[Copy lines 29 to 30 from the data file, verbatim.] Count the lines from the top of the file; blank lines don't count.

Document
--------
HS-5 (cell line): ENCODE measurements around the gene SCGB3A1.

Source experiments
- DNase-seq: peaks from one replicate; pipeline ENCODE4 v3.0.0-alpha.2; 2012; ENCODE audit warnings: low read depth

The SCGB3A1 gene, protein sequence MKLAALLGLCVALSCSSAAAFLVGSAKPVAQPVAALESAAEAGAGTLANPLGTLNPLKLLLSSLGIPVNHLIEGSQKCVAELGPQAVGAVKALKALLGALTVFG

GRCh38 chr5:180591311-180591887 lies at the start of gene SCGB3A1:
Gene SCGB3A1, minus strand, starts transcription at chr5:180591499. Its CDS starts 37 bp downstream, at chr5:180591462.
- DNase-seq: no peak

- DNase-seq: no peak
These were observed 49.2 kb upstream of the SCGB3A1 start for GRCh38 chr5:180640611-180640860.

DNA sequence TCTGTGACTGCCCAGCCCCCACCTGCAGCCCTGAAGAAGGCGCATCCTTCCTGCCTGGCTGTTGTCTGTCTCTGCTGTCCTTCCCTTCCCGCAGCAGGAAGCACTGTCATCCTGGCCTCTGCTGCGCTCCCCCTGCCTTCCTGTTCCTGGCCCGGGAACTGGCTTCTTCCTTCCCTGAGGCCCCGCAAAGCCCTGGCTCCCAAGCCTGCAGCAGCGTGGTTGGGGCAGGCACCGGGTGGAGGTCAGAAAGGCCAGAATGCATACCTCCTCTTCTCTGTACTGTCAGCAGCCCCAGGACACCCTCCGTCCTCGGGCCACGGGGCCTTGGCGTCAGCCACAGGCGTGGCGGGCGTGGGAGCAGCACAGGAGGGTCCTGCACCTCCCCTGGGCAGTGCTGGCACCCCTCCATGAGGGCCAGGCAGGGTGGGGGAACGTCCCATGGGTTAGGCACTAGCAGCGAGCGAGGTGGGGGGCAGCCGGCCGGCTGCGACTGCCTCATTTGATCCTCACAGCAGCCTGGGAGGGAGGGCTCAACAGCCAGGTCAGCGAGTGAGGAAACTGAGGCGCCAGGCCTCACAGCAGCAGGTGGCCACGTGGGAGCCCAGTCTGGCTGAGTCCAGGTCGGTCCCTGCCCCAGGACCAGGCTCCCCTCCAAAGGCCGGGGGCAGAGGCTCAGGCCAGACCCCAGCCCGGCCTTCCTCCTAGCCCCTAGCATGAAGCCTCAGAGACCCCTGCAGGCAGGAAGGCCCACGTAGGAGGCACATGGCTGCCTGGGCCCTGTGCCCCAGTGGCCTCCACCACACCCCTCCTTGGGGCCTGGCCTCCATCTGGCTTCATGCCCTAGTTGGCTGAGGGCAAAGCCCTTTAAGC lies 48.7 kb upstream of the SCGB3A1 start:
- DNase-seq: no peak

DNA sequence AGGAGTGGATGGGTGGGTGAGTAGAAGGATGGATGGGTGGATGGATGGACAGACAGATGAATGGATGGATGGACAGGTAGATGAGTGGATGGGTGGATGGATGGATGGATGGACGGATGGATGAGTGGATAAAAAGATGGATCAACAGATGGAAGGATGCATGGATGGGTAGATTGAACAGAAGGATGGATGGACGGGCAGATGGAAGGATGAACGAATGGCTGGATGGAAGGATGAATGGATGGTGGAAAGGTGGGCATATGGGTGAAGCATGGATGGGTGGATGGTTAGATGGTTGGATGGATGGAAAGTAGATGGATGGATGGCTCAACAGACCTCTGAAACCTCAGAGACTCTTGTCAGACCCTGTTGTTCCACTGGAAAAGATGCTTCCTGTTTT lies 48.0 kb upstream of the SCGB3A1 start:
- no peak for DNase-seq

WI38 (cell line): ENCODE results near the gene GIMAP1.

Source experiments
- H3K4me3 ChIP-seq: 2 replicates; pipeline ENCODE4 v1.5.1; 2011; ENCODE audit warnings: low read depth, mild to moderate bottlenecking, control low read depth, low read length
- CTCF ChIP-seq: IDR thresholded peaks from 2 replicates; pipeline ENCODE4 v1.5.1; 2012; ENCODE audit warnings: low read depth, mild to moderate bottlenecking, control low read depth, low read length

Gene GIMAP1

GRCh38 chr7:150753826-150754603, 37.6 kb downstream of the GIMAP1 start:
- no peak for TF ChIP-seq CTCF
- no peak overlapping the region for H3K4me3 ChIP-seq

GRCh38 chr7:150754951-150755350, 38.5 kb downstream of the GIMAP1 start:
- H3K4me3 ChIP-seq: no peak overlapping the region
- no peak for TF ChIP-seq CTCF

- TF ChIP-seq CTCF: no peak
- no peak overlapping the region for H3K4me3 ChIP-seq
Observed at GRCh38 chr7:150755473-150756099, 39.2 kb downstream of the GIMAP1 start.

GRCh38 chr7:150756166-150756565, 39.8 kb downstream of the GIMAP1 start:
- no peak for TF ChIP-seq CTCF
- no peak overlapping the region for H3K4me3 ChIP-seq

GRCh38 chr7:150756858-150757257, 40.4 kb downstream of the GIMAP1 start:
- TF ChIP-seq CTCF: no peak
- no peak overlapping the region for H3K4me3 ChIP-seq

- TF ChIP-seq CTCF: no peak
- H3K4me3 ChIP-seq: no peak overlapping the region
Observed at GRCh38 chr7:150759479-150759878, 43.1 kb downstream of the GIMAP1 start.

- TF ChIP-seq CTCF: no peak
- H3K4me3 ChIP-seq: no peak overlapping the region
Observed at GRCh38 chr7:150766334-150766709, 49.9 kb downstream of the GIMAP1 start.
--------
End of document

- no peak for TF ChIP-seq CTCF
- no peak overlapping the region for H3K4me3 ChIP-seq